Will we learn anything from the brain of Las Vegas shooter Stephen Paddock?


The brain that sat in the skull of the Las Vegas shooter [Stephen Paddock] as he planned out his attack, which killed 59 people and injured many more on October 1, was likely damaged when he shot himself in the mouth at the end of the ordeal. Still, it was shipped, at the direction of the Las Vegas coroner’s office, to doctor Hannes Vogel at Stanford for a neuropathological examination shortly thereafter.

While there is ongoing controversy when it comes to whether a mental aberrance could explain the shooter’s behavior—of which some may see this as a continuation—there is a longer history of these investigations at play.


One abnormality the team may be looking for, according to Karen Weidenheim, a neuropathologist at Montefiore medical center, is a spectrum of neurodegenerative diseases called tauopathies. These diseases are caused by a tangled buildup of plaques made of “tau” protein in the brain. The plaques can cause the fronto-temporal lobe to deteriorate, which can affect the ability to make decisions and  sometimes lead to abnormal and occasionally violent behavior.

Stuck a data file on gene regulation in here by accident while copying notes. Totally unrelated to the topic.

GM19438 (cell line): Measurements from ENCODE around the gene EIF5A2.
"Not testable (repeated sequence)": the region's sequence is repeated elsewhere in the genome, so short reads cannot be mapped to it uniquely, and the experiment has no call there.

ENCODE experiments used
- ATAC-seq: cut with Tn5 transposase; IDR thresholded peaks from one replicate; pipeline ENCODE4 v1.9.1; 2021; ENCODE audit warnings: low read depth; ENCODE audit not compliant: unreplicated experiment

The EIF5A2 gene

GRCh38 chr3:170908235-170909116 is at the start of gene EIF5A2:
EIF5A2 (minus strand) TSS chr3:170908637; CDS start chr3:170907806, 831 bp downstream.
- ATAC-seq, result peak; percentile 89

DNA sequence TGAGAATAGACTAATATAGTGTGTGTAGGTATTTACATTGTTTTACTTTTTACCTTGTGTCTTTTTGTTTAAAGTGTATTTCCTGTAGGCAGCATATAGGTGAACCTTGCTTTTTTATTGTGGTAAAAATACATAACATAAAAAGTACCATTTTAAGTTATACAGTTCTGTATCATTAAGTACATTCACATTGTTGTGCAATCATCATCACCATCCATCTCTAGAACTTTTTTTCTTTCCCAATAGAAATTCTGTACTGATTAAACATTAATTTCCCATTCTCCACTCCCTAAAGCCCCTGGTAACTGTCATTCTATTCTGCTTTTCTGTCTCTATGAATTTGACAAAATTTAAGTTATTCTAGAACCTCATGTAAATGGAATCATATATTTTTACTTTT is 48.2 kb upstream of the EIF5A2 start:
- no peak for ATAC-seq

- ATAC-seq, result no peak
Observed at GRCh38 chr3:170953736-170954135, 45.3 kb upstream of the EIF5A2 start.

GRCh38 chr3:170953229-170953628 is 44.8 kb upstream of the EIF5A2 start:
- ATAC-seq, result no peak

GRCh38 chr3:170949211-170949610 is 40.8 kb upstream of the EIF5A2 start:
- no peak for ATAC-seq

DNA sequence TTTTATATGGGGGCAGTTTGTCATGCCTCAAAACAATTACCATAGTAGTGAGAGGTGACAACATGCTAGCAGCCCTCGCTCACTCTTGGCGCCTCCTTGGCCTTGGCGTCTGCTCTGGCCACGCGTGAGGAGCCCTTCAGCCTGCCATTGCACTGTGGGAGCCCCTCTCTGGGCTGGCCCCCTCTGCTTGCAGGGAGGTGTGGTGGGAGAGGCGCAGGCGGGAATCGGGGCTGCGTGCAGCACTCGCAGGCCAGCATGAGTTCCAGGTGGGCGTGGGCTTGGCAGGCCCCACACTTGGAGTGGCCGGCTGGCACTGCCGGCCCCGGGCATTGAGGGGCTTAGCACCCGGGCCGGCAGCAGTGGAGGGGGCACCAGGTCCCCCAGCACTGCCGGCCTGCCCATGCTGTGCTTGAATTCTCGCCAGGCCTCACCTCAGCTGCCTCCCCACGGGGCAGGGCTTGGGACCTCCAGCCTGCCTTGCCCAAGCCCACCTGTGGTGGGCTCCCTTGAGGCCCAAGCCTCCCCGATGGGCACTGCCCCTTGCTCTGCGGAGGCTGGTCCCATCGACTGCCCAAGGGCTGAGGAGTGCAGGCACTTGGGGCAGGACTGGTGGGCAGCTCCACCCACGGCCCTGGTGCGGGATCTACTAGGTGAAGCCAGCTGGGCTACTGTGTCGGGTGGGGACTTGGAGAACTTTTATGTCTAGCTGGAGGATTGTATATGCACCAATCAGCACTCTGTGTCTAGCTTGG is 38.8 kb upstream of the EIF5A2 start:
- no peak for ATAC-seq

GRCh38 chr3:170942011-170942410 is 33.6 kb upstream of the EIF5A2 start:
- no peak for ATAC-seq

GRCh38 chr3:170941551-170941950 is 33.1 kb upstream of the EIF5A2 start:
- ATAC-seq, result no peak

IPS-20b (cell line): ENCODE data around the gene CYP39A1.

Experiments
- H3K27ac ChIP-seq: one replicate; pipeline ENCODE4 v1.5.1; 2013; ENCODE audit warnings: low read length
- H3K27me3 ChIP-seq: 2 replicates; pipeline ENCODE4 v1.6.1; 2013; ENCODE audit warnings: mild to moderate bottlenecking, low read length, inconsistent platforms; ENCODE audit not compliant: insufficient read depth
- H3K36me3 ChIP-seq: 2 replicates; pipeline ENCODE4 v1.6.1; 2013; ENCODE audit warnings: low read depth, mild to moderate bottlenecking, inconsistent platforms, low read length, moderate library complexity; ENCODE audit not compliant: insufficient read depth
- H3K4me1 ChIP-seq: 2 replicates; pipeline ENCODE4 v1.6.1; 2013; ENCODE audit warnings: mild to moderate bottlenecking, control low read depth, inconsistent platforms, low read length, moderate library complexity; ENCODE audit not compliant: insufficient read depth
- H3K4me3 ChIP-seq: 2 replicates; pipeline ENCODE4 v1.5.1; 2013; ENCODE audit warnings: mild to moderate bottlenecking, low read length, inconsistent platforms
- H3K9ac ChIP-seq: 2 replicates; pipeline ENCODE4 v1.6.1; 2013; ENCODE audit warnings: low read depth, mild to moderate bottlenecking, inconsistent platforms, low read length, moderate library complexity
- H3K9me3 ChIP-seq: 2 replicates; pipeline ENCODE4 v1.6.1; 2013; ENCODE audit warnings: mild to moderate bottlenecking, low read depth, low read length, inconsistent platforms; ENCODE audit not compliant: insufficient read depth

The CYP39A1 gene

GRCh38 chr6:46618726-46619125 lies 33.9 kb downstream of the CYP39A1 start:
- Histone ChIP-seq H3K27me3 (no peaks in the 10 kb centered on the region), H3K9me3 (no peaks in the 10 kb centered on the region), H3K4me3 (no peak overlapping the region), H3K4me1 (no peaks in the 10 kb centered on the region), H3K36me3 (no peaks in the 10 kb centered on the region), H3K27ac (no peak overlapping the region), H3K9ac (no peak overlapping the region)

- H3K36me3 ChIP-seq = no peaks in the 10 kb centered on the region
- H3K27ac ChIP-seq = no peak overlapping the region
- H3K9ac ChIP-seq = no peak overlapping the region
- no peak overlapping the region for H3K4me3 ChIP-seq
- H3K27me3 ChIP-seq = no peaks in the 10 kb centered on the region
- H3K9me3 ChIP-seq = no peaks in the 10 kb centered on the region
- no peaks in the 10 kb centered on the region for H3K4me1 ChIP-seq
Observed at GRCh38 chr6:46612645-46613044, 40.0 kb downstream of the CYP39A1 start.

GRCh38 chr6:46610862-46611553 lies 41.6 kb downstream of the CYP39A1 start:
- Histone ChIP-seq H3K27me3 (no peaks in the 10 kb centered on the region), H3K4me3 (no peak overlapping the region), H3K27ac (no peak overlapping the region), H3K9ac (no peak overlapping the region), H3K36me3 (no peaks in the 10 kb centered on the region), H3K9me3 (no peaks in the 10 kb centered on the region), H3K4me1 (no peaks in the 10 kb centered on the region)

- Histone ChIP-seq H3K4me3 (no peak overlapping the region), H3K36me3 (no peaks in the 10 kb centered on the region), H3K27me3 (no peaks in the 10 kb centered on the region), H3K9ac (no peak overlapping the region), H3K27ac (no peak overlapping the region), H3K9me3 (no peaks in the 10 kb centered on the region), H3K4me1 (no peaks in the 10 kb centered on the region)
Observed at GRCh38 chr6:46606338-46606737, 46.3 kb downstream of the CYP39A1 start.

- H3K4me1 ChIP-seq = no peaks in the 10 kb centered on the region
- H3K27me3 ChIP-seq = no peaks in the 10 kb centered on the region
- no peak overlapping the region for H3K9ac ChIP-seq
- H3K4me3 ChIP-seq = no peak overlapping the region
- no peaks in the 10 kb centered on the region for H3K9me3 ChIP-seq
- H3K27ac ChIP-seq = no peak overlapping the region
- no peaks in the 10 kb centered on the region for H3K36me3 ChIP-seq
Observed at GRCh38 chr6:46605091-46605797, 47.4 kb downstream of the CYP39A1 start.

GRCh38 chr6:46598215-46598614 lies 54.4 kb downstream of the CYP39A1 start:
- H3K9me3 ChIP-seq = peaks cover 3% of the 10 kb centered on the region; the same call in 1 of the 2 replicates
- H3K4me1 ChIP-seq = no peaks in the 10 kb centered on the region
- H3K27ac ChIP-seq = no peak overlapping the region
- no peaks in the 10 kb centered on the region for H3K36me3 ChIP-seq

“It’s not that you’re gonna find something that’s gonna solve the whole mystery,” Leestma said. “You’re probably not. You’re likely going to raise more questions than answers.”

The GLP aggregated and excerpted this blog/article to reflect the diversity of news, opinion, and analysis. Read full, original post: Las Vegas Shooting: Will Slicing Open Stephen Paddock’s Brain Explain Why He Gunned Down 59 People?

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